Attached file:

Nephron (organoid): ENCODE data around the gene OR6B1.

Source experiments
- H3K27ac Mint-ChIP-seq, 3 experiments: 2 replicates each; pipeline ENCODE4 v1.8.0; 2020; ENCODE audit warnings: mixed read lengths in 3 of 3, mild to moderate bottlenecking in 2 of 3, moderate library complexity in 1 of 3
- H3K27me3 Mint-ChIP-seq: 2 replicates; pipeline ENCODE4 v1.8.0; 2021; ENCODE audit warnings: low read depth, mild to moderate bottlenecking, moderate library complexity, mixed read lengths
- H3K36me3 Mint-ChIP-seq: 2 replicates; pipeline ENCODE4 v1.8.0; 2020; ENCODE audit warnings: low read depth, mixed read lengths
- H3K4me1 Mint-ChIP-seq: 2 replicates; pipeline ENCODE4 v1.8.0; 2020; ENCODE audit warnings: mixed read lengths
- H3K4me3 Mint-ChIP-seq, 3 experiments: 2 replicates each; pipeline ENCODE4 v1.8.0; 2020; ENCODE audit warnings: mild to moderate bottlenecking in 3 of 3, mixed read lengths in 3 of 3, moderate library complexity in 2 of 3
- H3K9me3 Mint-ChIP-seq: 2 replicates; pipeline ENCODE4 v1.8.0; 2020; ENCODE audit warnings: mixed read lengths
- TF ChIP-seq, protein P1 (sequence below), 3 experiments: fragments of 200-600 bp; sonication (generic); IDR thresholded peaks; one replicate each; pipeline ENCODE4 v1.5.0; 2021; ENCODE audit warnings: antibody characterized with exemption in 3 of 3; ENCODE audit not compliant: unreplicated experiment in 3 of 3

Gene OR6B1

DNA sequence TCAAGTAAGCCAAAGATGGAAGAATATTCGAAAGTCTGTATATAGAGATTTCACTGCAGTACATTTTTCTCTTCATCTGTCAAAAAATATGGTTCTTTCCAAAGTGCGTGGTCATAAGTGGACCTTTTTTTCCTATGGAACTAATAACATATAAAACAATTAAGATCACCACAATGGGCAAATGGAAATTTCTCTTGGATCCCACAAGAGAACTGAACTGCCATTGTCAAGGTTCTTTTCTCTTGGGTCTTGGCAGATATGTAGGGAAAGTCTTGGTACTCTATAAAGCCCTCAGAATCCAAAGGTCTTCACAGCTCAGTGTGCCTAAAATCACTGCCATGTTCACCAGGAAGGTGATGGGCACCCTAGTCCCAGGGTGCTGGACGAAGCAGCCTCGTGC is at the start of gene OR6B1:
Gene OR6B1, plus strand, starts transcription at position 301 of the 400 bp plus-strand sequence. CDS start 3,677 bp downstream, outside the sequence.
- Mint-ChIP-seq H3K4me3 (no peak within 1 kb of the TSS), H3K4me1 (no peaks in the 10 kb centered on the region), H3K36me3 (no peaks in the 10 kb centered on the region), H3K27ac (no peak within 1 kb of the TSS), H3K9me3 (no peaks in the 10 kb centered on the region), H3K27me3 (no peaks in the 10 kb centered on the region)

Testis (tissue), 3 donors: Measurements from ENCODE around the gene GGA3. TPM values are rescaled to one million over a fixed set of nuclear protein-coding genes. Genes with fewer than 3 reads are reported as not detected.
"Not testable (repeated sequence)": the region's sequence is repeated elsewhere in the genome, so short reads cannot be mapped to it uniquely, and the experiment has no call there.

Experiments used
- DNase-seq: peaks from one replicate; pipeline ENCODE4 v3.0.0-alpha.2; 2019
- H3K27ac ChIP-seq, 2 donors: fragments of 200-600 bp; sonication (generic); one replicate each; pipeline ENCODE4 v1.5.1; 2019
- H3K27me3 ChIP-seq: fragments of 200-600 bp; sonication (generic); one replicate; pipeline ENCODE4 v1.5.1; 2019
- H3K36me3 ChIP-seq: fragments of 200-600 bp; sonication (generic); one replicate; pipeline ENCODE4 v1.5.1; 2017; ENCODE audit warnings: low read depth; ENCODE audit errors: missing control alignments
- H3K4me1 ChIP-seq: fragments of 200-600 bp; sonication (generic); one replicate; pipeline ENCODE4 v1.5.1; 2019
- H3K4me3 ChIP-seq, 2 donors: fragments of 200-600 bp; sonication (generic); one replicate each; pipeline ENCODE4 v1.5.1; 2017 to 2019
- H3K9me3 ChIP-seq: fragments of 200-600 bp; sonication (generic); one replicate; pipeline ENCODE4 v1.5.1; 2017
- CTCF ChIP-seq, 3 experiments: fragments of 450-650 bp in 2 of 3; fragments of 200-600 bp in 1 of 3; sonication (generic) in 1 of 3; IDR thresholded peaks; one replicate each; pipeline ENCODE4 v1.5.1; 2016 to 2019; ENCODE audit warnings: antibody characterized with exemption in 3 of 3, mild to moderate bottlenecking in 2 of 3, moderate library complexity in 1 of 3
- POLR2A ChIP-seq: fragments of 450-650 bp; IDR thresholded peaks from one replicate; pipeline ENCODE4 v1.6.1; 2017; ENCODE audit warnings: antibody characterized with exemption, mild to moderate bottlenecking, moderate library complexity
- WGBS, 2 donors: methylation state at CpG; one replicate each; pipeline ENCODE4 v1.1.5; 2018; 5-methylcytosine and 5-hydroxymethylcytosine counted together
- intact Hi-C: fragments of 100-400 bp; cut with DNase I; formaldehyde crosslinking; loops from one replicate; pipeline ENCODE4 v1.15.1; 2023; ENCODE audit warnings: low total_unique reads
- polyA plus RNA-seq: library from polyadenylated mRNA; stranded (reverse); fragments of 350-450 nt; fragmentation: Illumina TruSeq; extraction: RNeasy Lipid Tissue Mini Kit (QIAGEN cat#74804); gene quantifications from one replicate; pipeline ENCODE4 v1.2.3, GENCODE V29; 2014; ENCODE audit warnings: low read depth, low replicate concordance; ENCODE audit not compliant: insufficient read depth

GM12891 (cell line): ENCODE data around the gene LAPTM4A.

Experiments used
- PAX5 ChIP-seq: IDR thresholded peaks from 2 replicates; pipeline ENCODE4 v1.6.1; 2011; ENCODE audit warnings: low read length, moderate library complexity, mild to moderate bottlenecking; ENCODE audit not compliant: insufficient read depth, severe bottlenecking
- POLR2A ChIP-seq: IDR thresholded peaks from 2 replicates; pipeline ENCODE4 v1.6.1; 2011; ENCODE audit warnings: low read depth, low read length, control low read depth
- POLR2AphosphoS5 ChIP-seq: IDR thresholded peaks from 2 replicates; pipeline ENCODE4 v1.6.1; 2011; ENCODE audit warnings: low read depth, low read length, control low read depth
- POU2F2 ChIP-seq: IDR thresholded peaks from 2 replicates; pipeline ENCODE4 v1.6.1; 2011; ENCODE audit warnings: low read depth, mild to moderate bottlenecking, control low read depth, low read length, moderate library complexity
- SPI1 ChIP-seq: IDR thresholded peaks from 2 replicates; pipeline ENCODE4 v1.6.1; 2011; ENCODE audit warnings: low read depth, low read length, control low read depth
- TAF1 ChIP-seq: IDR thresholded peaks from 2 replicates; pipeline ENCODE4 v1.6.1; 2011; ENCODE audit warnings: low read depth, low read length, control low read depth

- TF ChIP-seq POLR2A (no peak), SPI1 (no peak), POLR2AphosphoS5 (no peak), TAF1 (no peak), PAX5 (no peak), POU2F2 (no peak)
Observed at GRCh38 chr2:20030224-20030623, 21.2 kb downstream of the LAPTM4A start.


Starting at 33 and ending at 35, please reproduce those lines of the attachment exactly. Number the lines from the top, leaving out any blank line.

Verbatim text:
- POLR2AphosphoS5 ChIP-seq: IDR thresholded peaks from 2 replicates; pipeline ENCODE4 v1.6.1; 2011; ENCODE audit warnings: low read depth, low read length, control low read depth
- POU2F2 ChIP-seq: IDR thresholded peaks from 2 replicates; pipeline ENCODE4 v1.6.1; 2011; ENCODE audit warnings: low read depth, mild to moderate bottlenecking, control low read depth, low read length, moderate library complexity
- SPI1 ChIP-seq: IDR thresholded peaks from 2 replicates; pipeline ENCODE4 v1.6.1; 2011; ENCODE audit warnings: low read depth, low read length, control low read depth